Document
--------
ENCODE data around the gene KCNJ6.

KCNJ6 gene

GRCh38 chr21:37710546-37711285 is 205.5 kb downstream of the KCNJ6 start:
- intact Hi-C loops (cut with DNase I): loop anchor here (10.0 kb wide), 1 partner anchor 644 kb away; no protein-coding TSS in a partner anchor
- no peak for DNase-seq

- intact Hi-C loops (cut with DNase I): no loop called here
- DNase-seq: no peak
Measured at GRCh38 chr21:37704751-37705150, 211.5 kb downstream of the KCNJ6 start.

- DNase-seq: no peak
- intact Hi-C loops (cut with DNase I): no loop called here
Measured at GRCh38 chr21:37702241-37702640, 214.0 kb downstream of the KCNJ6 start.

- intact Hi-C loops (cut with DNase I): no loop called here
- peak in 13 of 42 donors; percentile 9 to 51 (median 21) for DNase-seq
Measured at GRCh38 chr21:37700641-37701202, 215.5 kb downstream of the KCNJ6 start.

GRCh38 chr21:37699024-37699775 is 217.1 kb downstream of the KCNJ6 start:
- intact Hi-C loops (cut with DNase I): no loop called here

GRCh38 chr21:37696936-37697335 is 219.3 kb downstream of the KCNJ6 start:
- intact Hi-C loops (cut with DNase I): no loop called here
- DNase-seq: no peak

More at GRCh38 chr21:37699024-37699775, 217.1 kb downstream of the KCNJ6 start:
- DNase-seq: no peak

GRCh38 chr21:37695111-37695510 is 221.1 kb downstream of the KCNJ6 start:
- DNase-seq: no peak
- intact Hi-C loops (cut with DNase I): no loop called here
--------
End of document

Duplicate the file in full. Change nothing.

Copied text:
ENCODE data around the gene KCNJ6.

KCNJ6 gene

GRCh38 chr21:37710546-37711285 is 205.5 kb downstream of the KCNJ6 start:
- intact Hi-C loops (cut with DNase I): loop anchor here (10.0 kb wide), 1 partner anchor 644 kb away; no protein-coding TSS in a partner anchor
- no peak for DNase-seq

- intact Hi-C loops (cut with DNase I): no loop called here
- DNase-seq: no peak
Measured at GRCh38 chr21:37704751-37705150, 211.5 kb downstream of the KCNJ6 start.

- DNase-seq: no peak
- intact Hi-C loops (cut with DNase I): no loop called here
Measured at GRCh38 chr21:37702241-37702640, 214.0 kb downstream of the KCNJ6 start.

- intact Hi-C loops (cut with DNase I): no loop called here
- peak in 13 of 42 donors; percentile 9 to 51 (median 21) for DNase-seq
Measured at GRCh38 chr21:37700641-37701202, 215.5 kb downstream of the KCNJ6 start.

GRCh38 chr21:37699024-37699775 is 217.1 kb downstream of the KCNJ6 start:
- intact Hi-C loops (cut with DNase I): no loop called here

GRCh38 chr21:37696936-37697335 is 219.3 kb downstream of the KCNJ6 start:
- intact Hi-C loops (cut with DNase I): no loop called here
- DNase-seq: no peak

More at GRCh38 chr21:37699024-37699775, 217.1 kb downstream of the KCNJ6 start:
- DNase-seq: no peak

GRCh38 chr21:37695111-37695510 is 221.1 kb downstream of the KCNJ6 start:
- DNase-seq: no peak
- intact Hi-C loops (cut with DNase I): no loop called here